Do Parental Disabilities Affect Child Custody Arrangements?

The question of whether disabled parents’ custody over their children and how parents with disabilities could affect child custody and visitation rights will often arise. As commonly stated disability is not inability but parents with disabilities may encounter prevalent judgment in child custody and visitation battles. However, the physical and mental ability of both parents are very important in determining a child’s safety and welfare.

Laws governing child custody differs from state to state hence it is important to find out the kind of laws that apply in your state. Irrespective of the state you are in there are some important factors to deliberate on when it comes to disabled parents and child custody issues. In consideration but not limited by the law is the question of whether the parents disability could hinder their ability to perform parental obligations, if there is need for helpful facilities or adaptive gear and any other elements that disabled parents may have in their home to help provide the right kind of care to their children. The law tries to outline the severity of the disability and the consequence or side effects it may have on the child.

Each situation involving disabled parents is distinctive and as a result, the conclusion of whether a parent’s disability will affect custody and visitation rights should be looked at on a separate basis. The good thing about the participation of the law is that all states use the best interest of the child standard to determine whether the parent can maintain custody of the child or not. However, this cases can be expensive as they involve exert opinions and evaluations to dismiss accusations and misrepresentation. An expert opinion in these battles is more or less essential, especially when it is expected that misrepresentation about the disability and the parent’s ability to be responsible for care to their child may be produced in court.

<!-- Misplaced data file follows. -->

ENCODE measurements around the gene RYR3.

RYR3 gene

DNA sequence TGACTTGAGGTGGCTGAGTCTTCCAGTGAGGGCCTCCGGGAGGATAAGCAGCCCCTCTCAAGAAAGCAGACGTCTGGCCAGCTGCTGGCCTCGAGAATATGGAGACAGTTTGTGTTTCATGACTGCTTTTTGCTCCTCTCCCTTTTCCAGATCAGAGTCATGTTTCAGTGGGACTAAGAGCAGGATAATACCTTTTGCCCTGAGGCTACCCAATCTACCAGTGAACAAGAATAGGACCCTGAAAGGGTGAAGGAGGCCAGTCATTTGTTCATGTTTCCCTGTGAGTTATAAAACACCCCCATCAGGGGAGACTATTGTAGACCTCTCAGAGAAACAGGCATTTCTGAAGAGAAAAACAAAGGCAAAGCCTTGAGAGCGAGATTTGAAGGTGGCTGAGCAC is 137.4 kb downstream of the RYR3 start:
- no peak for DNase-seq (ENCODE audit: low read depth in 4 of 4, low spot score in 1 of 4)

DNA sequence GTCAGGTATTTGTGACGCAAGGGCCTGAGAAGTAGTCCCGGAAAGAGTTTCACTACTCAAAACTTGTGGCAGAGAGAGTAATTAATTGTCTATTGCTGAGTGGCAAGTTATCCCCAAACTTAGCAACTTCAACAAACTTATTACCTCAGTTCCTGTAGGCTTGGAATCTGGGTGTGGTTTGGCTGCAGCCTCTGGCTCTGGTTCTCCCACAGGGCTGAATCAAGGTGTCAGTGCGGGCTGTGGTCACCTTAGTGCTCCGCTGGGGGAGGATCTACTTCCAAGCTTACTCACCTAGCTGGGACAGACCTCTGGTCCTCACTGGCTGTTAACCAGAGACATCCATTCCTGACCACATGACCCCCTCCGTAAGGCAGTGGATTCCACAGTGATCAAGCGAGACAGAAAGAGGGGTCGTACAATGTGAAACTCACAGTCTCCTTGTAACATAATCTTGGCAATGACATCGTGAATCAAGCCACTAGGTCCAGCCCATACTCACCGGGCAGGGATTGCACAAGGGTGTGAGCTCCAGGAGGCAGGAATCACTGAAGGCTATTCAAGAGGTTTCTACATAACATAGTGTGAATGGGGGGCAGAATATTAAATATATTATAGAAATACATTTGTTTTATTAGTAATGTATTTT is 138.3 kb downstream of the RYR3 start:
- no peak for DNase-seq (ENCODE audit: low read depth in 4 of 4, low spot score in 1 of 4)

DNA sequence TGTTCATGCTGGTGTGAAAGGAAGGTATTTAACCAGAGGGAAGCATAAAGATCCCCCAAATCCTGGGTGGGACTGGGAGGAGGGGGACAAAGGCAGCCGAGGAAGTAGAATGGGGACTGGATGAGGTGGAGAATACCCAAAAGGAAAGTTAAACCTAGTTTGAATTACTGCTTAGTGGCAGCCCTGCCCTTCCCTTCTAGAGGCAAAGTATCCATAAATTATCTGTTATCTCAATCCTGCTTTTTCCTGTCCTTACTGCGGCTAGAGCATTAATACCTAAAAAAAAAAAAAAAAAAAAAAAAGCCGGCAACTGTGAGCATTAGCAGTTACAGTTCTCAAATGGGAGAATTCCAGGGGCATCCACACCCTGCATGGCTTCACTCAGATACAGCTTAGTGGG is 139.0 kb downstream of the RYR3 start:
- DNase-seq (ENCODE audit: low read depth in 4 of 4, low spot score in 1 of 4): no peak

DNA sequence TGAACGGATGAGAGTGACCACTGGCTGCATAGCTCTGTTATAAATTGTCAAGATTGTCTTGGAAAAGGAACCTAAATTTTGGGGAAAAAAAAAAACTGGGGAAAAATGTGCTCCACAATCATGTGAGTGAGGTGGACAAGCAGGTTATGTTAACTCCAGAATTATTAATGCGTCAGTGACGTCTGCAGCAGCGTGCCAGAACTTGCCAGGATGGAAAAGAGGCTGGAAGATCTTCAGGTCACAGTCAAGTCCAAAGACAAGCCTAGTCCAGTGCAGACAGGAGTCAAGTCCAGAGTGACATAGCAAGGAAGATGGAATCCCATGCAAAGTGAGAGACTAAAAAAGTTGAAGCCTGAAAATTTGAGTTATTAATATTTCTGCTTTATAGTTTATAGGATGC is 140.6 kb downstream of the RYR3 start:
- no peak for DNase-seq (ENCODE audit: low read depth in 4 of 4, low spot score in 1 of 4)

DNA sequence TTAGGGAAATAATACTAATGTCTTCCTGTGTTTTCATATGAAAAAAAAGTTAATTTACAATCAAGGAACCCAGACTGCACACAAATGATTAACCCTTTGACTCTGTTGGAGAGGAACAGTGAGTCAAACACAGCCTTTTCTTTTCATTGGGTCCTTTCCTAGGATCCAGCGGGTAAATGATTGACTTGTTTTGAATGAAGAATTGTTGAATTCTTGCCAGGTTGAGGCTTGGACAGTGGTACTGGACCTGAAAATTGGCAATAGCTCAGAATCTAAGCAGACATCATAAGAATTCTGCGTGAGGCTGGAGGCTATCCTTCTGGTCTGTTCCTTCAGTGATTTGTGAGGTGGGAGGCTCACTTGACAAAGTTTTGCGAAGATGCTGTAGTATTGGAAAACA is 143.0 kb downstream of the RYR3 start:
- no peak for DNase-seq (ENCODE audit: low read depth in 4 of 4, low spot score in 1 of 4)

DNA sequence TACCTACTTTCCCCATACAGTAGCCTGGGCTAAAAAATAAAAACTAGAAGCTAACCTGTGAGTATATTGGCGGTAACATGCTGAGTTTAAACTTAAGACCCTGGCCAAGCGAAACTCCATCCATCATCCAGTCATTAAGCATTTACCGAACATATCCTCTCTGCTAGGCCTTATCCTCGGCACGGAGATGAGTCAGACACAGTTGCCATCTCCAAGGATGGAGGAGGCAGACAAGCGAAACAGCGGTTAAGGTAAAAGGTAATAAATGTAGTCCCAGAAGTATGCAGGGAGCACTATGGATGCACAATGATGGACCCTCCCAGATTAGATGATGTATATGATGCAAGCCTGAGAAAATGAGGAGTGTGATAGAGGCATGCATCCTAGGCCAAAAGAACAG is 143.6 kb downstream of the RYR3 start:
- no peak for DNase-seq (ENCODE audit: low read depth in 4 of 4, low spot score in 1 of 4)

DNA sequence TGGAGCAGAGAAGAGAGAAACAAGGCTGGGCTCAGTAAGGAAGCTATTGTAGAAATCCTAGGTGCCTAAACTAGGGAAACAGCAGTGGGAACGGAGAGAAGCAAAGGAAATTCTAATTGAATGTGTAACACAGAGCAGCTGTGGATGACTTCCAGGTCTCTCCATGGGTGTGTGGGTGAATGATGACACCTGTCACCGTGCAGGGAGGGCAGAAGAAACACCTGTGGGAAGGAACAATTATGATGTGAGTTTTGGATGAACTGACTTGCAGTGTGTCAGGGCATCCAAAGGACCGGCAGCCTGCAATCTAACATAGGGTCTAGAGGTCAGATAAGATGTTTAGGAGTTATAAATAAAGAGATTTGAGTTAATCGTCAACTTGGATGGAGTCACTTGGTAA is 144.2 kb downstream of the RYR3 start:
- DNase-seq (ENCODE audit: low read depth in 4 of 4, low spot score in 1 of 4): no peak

Attorneys to the disabled parents play a vital but difficult role in ensuring that disabled parents get the rights they deserve. They should be prepared to present valid evidence that the disability should not hinder the parent’s ability to perform their parental obligations so as to ensure that the court recognizes the simple facts about the ailment and its signs. Since mental and physical capabilities of a parent may affect their ability to care for their child, the issue figures importantly in the case. Nevertheless, disabled parents still have rights towards their children even if the court does not rule in their favor.

In circumstances when the court doesn’t grant you legal custody over your child, the judge on the case can still grant you whichever visitation your condition allows you to. Moreover, disabled parents may receive the favor of having regular telephone calls, the right to be present at school functions and visit your child’s school and the right to go through their medical records to ensure their health and safety. Regardless of your disability, you may still play a key and affirmative role in your child’s well-being.

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